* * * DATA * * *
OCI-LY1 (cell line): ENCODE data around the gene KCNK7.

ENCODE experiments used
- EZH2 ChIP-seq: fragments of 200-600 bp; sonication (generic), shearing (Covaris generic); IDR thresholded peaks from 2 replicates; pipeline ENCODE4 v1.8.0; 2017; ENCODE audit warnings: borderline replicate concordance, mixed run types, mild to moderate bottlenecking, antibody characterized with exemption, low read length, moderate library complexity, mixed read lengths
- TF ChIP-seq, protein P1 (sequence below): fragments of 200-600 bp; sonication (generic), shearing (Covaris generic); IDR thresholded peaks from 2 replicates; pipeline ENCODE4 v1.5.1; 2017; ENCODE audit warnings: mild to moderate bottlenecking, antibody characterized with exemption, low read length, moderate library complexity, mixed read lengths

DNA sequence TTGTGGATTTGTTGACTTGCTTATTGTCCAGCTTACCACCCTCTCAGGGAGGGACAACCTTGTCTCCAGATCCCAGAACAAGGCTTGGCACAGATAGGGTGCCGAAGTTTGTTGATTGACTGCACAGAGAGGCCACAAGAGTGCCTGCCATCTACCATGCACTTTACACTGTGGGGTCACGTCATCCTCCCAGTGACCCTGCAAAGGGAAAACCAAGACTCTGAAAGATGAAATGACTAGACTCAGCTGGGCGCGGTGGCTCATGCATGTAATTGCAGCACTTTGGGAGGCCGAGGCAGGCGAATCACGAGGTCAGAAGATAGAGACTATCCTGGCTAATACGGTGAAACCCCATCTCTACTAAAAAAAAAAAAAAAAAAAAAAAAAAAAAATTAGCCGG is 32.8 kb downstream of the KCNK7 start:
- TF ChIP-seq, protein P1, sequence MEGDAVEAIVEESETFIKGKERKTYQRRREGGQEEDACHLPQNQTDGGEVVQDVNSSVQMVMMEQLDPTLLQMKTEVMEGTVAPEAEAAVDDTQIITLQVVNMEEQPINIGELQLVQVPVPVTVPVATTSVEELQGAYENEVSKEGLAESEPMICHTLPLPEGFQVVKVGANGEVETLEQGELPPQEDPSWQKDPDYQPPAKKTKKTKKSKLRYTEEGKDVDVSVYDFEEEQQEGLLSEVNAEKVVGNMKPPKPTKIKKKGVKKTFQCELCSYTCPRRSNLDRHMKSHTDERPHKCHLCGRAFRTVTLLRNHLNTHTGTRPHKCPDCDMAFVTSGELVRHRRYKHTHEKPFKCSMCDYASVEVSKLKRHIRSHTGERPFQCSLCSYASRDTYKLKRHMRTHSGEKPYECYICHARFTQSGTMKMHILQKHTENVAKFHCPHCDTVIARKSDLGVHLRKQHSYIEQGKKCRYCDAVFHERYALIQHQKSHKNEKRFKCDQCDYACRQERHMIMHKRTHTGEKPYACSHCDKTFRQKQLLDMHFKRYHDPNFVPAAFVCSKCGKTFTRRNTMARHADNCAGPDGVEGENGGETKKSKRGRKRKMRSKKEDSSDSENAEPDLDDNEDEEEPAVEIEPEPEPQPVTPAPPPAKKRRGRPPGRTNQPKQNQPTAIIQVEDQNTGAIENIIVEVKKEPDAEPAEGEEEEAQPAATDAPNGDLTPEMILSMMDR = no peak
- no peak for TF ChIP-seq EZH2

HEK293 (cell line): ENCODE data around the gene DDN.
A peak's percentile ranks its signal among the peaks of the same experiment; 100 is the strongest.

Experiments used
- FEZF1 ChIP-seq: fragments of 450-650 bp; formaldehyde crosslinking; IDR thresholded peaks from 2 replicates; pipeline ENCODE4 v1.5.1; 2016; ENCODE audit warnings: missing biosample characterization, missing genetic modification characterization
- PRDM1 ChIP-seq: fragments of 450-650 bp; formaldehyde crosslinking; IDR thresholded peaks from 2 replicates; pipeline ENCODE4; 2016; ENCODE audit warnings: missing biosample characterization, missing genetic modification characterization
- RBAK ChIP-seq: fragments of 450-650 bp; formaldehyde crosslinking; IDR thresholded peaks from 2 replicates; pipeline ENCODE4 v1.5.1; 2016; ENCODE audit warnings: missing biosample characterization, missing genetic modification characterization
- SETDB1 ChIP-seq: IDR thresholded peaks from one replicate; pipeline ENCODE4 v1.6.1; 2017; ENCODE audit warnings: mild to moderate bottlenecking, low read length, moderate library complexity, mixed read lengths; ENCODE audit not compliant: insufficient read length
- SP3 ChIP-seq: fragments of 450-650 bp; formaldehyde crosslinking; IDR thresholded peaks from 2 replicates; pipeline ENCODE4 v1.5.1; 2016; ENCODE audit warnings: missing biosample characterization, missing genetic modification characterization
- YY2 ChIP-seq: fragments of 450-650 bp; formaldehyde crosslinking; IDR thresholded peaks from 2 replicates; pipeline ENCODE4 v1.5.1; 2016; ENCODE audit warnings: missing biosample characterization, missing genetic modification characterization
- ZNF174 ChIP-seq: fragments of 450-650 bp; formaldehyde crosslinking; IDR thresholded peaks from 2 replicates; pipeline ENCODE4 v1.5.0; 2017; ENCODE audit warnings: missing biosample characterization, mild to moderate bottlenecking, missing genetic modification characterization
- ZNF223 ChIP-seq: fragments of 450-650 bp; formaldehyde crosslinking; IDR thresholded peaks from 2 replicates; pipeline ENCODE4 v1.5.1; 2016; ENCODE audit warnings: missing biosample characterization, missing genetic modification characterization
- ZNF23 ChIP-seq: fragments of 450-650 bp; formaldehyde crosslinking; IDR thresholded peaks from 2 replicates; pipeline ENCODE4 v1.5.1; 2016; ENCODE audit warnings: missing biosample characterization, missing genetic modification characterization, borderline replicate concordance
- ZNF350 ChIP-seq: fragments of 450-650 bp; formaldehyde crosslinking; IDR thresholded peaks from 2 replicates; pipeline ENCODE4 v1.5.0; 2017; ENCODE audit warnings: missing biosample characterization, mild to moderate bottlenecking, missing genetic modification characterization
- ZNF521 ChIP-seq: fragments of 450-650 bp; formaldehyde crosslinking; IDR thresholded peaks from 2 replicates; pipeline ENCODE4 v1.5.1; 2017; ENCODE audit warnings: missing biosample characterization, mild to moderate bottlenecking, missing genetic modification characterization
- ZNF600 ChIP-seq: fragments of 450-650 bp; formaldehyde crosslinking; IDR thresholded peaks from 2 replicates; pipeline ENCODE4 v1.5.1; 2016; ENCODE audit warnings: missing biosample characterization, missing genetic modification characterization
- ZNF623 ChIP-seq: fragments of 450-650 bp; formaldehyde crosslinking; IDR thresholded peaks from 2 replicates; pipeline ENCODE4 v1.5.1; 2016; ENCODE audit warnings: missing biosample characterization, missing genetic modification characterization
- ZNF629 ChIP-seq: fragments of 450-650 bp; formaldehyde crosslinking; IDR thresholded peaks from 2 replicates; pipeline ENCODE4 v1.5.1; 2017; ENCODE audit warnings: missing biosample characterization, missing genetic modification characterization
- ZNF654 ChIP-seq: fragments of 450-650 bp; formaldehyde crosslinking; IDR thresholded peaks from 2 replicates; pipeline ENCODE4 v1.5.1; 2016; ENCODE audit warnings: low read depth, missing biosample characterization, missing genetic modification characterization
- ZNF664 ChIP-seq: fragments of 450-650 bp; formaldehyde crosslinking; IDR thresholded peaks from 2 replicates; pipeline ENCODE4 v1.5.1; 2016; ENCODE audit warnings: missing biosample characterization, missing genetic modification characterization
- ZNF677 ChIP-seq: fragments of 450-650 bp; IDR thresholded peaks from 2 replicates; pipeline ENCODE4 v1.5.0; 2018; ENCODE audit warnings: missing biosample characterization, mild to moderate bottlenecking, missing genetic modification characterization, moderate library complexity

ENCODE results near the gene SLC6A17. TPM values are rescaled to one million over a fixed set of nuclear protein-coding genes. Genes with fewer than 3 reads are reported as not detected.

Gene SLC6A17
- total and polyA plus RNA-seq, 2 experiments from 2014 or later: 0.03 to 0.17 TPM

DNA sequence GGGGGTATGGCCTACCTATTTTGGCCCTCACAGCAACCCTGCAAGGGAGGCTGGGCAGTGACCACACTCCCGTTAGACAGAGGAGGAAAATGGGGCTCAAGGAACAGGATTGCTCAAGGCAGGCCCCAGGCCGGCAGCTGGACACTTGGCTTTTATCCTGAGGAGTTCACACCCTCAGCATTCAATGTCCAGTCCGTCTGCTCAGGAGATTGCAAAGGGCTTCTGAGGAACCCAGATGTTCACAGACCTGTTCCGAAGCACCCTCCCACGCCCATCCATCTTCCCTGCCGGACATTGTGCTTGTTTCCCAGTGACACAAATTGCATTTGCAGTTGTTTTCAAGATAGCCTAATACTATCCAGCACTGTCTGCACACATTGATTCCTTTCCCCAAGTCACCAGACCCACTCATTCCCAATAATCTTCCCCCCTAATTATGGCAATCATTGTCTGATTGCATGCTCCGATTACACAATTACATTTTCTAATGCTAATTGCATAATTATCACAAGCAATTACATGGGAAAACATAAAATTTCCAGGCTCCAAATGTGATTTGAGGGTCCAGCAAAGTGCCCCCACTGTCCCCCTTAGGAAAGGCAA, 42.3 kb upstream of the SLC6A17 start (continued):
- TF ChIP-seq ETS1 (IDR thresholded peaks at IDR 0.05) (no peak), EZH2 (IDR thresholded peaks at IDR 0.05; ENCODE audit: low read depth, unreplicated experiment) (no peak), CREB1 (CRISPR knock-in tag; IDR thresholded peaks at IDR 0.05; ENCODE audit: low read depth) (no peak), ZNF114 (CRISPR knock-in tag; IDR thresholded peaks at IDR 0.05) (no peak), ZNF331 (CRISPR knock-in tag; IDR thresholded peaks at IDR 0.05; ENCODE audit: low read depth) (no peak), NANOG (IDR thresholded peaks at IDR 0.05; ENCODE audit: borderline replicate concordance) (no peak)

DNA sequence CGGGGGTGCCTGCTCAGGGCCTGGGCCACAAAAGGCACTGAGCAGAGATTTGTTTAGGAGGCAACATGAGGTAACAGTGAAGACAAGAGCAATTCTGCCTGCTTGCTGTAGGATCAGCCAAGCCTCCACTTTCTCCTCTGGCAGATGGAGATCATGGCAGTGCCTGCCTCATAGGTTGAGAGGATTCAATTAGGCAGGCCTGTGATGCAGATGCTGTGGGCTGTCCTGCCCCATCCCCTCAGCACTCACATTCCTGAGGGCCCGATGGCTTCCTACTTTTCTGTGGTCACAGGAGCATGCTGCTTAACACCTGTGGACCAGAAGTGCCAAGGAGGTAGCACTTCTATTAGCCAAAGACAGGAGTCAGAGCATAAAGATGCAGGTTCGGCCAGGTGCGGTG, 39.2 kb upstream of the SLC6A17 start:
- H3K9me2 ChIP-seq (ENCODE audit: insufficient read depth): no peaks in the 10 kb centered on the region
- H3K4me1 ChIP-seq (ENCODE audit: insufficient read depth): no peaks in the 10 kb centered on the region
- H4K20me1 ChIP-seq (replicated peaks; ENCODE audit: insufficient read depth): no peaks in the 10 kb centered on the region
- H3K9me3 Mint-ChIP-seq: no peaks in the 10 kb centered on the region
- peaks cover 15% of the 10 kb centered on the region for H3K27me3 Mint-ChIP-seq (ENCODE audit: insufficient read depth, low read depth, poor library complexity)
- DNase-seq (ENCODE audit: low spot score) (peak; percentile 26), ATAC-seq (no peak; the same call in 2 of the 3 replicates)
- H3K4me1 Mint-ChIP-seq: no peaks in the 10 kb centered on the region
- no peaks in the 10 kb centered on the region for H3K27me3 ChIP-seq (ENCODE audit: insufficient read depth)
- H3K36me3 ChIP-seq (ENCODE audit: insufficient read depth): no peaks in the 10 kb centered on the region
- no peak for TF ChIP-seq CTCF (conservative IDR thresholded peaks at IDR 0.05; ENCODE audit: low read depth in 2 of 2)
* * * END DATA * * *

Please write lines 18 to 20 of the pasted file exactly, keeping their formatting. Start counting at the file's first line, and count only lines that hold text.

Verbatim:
- ZNF223 ChIP-seq: fragments of 450-650 bp; formaldehyde crosslinking; IDR thresholded peaks from 2 replicates; pipeline ENCODE4 v1.5.1; 2016; ENCODE audit warnings: missing biosample characterization, missing genetic modification characterization
- ZNF23 ChIP-seq: fragments of 450-650 bp; formaldehyde crosslinking; IDR thresholded peaks from 2 replicates; pipeline ENCODE4 v1.5.1; 2016; ENCODE audit warnings: missing biosample characterization, missing genetic modification characterization, borderline replicate concordance
- ZNF350 ChIP-seq: fragments of 450-650 bp; formaldehyde crosslinking; IDR thresholded peaks from 2 replicates; pipeline ENCODE4 v1.5.0; 2017; ENCODE audit warnings: missing biosample characterization, mild to moderate bottlenecking, missing genetic modification characterization